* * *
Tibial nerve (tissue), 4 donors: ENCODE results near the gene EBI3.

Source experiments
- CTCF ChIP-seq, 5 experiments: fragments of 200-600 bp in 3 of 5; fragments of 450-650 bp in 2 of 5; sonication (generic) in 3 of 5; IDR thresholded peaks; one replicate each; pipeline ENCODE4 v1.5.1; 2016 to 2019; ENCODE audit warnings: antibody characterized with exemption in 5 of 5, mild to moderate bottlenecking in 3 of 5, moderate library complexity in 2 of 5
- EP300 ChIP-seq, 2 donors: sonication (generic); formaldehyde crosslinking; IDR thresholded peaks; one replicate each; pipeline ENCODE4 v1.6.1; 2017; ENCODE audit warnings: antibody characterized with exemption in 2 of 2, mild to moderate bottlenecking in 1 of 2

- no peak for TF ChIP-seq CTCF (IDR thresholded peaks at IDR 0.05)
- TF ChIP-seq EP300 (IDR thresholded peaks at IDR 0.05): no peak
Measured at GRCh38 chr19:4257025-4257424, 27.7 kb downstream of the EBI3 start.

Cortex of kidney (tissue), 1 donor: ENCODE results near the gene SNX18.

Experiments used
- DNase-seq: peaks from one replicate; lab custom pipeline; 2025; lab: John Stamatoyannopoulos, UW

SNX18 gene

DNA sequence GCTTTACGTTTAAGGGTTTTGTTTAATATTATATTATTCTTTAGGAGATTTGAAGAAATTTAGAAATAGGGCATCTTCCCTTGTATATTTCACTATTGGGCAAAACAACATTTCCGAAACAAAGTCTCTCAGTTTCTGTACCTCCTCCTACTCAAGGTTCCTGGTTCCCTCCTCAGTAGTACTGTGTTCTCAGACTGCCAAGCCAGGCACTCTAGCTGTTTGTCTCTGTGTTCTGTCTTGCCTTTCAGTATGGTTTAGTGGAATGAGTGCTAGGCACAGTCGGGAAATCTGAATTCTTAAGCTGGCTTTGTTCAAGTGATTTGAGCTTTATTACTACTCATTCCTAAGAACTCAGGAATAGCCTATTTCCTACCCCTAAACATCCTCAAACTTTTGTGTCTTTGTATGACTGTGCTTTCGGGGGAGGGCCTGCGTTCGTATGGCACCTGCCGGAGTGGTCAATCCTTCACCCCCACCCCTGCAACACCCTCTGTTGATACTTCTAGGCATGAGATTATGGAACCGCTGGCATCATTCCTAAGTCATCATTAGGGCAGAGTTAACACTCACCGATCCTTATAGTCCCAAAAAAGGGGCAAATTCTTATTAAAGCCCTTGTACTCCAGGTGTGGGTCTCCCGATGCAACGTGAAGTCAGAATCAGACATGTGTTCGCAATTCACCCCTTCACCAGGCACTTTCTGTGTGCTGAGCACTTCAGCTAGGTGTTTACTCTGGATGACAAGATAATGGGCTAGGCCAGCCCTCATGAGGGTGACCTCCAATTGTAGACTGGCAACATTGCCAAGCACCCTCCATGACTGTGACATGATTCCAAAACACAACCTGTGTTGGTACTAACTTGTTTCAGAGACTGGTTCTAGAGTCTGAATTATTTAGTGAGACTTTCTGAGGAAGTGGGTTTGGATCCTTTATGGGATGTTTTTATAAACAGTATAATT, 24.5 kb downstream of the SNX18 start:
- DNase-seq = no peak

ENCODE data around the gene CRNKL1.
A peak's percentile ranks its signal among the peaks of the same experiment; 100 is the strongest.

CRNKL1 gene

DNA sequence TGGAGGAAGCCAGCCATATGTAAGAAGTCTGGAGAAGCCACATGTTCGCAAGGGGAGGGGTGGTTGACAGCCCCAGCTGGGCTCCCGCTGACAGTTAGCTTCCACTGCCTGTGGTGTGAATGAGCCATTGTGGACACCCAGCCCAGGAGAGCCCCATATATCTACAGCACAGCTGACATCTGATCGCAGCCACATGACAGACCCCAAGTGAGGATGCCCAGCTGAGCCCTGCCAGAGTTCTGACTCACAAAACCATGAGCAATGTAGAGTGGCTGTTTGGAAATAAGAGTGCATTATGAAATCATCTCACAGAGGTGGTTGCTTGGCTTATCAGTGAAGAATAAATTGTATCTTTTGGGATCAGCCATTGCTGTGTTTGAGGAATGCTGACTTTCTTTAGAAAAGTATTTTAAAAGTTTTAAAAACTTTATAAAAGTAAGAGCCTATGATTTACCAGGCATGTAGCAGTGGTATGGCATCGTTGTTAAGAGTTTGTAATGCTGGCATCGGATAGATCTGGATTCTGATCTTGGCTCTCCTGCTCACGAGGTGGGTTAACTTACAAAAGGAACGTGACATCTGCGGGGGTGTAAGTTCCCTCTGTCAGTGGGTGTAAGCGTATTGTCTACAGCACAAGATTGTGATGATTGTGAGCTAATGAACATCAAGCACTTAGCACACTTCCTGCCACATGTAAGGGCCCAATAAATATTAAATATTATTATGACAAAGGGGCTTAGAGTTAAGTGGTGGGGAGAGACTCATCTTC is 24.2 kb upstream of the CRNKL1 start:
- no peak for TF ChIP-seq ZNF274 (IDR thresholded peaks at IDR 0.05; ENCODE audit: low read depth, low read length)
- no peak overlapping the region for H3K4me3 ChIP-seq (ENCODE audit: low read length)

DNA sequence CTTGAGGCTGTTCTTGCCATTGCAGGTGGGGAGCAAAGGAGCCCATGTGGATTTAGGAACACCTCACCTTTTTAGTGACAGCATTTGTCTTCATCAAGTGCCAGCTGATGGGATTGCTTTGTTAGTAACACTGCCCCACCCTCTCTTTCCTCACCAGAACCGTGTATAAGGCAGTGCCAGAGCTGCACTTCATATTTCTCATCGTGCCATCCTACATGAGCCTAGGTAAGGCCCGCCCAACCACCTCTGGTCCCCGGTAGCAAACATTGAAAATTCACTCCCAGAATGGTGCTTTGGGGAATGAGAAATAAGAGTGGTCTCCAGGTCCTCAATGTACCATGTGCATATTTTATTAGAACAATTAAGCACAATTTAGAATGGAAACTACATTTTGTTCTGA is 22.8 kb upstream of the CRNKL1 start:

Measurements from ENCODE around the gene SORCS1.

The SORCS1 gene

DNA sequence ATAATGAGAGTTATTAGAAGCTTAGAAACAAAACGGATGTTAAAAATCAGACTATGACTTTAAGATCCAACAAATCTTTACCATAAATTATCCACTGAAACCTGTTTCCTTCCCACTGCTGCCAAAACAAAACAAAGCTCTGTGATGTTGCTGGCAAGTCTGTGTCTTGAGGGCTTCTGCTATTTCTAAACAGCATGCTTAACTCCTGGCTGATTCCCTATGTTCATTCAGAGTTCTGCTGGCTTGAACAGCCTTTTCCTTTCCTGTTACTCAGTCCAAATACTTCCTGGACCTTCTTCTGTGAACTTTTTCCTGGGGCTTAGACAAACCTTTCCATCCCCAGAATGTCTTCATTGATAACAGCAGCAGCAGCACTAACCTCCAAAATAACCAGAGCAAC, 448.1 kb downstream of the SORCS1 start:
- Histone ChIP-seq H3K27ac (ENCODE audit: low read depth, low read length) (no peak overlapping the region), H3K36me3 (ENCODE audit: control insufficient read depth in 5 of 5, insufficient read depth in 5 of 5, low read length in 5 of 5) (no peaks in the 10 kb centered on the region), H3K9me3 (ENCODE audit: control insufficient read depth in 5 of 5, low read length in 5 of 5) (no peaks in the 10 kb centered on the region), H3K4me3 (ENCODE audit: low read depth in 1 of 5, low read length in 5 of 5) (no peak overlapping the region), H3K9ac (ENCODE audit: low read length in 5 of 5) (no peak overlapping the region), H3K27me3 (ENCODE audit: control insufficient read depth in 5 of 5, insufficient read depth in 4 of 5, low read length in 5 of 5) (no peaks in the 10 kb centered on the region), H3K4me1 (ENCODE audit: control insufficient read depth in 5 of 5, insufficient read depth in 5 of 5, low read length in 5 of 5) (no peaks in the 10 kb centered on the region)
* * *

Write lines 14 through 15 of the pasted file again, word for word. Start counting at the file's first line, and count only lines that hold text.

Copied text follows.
ENCODE data around the gene CRNKL1.
A peak's percentile ranks its signal among the peaks of the same experiment; 100 is the strongest.